Israelis Join New World Health Network to Eliminate Covid

Pandemic expert Prof. Yaneer Bar-Yam, head of the World Health Network. Photo courtesy of Yaneer Bar-Yam

‘Elimination means bringing cases down to sufficiently low numbers, so that no community transmission occurs for extended periods of time.’

By: Abigail Klein Leichman

Meir Rubin, executive director of Jerusalem-based Kohelet Policy Forum, is one of 30 co-authors of an October 30 article in The Lancet declaring the formation of the World Health Network (WHN) and its Global Summit to End Pandemics, which took place last week.

An international grassroots task force in response to the Covid-19 pandemic, the WHN includes independent scientific advisory and advocacy teams and citizens’ action to achieve progressive elimination of the disease globally.

The initiative is spearheaded by physicist Prof. Yaneer Bar-Yam, head of the New England Complex Systems Institute in Boston.

“Our connected world is vulnerable to pandemics and we must learn how to stop them. With Covid, the main challenge is to make a decision to achieve elimination locally and to use all of the tools that we have learned from in many parts of the world to achieve it,” said Bar-Yam.

The American-born son of Israeli parents, he analyzes the origins and impacts of market crashes, social unrest, ethnic violence, military conflict and pandemics, and the structure and dynamics of social networks.

“Different communities have learned how to suppress the outbreak. We can combine those tools together, technological ones including but not limited to vaccinations, and social actions,” Bar-Yam said.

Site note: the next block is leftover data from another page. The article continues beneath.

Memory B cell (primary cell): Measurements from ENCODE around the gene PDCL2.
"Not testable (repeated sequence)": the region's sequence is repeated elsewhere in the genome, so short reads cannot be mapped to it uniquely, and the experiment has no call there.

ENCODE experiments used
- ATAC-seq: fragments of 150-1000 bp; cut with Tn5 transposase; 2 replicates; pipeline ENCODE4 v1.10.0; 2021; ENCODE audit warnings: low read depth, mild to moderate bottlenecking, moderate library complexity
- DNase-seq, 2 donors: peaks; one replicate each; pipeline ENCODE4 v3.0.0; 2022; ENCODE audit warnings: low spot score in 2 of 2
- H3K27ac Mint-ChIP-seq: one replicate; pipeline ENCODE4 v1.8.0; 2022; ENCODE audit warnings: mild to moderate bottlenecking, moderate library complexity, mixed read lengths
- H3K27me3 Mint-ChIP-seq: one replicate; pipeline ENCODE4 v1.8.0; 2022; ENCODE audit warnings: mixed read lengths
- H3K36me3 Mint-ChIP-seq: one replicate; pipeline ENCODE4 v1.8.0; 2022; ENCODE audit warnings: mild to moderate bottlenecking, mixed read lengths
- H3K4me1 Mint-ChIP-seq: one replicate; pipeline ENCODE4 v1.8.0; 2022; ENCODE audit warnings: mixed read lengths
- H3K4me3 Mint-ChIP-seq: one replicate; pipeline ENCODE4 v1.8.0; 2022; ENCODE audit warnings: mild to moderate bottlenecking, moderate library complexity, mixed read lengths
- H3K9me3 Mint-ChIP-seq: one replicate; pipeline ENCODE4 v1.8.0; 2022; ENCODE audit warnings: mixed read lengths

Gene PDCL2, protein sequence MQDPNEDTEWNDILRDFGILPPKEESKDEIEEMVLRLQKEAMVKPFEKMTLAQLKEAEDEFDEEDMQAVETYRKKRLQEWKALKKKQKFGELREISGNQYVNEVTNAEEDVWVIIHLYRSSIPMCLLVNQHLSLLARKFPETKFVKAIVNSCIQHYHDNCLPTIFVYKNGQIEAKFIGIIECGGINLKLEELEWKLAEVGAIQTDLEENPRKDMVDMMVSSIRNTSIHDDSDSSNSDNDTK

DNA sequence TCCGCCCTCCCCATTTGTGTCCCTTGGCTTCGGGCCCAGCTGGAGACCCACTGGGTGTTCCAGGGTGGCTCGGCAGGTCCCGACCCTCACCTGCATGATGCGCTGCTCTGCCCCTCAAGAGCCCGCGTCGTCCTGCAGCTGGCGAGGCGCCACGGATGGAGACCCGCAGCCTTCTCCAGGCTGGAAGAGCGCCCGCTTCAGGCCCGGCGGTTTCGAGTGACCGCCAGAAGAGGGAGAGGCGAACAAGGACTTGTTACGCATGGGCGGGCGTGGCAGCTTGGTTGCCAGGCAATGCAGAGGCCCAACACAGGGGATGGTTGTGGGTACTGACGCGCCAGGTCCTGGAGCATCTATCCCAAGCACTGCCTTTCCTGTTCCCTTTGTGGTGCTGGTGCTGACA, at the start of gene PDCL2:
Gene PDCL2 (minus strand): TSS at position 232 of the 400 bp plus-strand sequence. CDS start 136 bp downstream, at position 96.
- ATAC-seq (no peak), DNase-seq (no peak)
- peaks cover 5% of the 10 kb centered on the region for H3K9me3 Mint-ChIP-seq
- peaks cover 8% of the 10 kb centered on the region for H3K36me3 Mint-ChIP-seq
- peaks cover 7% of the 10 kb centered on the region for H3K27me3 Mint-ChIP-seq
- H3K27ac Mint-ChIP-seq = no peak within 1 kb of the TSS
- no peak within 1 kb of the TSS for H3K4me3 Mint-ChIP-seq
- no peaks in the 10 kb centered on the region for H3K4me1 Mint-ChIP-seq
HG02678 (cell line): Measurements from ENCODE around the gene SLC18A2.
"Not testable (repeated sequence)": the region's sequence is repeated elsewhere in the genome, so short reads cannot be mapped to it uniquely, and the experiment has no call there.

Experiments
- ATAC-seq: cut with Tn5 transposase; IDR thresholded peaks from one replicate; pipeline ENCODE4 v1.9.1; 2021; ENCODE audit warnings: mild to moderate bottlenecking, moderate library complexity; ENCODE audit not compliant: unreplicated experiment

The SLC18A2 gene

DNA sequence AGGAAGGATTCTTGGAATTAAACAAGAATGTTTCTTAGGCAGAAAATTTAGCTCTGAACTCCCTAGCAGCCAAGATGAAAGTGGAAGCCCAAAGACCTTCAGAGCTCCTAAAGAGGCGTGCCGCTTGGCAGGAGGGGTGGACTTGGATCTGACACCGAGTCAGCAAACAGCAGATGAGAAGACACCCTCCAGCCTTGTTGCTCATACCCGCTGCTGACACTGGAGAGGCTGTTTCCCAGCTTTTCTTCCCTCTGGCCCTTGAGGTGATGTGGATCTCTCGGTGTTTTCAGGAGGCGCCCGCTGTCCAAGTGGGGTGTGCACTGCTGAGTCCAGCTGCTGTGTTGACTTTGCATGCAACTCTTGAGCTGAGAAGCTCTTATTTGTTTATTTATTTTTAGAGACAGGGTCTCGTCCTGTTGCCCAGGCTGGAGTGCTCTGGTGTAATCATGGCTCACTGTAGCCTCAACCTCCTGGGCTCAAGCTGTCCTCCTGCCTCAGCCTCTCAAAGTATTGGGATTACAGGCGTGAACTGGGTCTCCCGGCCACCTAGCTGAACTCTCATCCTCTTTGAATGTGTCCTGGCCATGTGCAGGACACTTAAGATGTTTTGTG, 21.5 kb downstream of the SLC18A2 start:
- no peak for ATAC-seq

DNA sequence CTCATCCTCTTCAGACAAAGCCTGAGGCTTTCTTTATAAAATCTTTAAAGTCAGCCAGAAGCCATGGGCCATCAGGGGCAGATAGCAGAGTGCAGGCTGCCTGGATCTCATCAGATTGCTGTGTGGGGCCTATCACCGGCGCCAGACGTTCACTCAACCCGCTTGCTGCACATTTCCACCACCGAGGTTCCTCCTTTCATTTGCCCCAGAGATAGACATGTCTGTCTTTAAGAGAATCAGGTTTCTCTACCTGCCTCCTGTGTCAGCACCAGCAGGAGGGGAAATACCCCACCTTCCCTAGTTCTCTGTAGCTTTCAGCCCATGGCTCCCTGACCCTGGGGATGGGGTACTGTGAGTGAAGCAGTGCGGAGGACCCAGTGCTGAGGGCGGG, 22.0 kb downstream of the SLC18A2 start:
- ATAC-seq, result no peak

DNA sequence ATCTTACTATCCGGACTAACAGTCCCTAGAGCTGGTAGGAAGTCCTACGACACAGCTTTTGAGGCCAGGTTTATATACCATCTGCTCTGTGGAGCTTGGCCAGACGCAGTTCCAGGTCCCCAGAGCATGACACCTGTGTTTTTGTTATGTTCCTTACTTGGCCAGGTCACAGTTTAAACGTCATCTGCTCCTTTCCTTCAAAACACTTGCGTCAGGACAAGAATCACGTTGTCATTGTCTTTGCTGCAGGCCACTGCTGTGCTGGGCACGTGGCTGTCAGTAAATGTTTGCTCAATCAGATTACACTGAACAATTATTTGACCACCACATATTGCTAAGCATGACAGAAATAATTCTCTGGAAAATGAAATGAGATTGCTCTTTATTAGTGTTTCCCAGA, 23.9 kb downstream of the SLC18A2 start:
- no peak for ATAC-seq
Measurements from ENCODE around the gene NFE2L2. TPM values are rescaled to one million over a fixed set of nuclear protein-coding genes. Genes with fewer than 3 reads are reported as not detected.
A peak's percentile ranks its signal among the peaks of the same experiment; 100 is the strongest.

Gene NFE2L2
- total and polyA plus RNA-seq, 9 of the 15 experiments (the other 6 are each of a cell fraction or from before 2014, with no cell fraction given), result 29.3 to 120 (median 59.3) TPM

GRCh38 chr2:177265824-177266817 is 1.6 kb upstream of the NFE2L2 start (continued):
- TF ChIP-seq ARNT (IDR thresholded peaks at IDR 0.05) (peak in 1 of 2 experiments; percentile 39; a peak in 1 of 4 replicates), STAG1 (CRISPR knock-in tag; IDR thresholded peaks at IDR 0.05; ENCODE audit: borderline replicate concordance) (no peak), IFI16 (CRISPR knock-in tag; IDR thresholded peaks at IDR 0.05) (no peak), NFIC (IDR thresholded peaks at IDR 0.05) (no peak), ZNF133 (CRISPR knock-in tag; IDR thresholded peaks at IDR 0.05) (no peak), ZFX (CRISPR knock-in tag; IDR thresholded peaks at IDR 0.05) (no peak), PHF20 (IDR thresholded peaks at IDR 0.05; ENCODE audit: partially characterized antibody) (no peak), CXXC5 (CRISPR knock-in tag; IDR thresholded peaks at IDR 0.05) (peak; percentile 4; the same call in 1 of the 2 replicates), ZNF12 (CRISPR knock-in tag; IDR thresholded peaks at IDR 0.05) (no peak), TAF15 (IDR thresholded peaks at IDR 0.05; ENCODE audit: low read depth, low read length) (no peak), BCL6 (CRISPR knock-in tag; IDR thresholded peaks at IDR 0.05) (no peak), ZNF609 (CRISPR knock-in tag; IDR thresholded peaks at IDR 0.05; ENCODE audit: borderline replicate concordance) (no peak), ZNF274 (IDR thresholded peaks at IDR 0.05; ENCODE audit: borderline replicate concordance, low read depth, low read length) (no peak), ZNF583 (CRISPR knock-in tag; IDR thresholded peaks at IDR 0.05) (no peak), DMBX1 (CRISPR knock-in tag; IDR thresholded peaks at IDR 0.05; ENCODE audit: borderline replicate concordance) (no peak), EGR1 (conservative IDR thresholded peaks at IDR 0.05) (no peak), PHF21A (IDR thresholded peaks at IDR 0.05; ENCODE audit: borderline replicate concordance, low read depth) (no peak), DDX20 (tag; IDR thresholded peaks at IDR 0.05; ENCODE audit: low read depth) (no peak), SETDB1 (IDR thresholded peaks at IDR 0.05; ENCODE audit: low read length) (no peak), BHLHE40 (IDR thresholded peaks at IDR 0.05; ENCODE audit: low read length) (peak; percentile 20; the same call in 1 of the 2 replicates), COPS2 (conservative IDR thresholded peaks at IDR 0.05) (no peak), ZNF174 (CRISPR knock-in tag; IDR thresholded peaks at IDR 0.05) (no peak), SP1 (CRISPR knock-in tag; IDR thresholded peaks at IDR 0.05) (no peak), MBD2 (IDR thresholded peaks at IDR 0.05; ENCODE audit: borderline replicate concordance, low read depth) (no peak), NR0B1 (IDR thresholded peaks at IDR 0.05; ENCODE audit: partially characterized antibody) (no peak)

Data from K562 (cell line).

The Lancet article notes that the Covid-19 pandemic has cost more than 4 million lives, left millions of people with persistent symptoms (long Covid), and has devastated disadvantaged communities in particular.

“The tragedy is that much of this harm was preventable, as shown early on by many Asia-Pacific countries that pursued elimination of COVID-19 and protected both their public health and economies,” the authors wrote.

“The rest of the world can still work towards elimination. … Elimination means bringing cases down to sufficiently low numbers, so that no community transmission occurs for extended periods of time. Outbreaks might occur but will be rapidly detected and controlled. Despite the manifest success of this approach, many governments rejected it outright, and after repeated lockdowns and substantial losses to life and economy, these governments now speak of learning to live with the virus.”

WHN members “aim to achieve elimination by assembling rigorous scientific evidence and guidelines; sharing experience and expertise between countries; coordinating international strategies and actions; empowering citizen actions to improve public health, support vaccine uptake, and shape policy; addressing the role of inequality, inequity, and marginalisation [sic] in health; campaigning for vaccine equity and sharing; and challenging misinformation, nationalism, and exceptionalism.”


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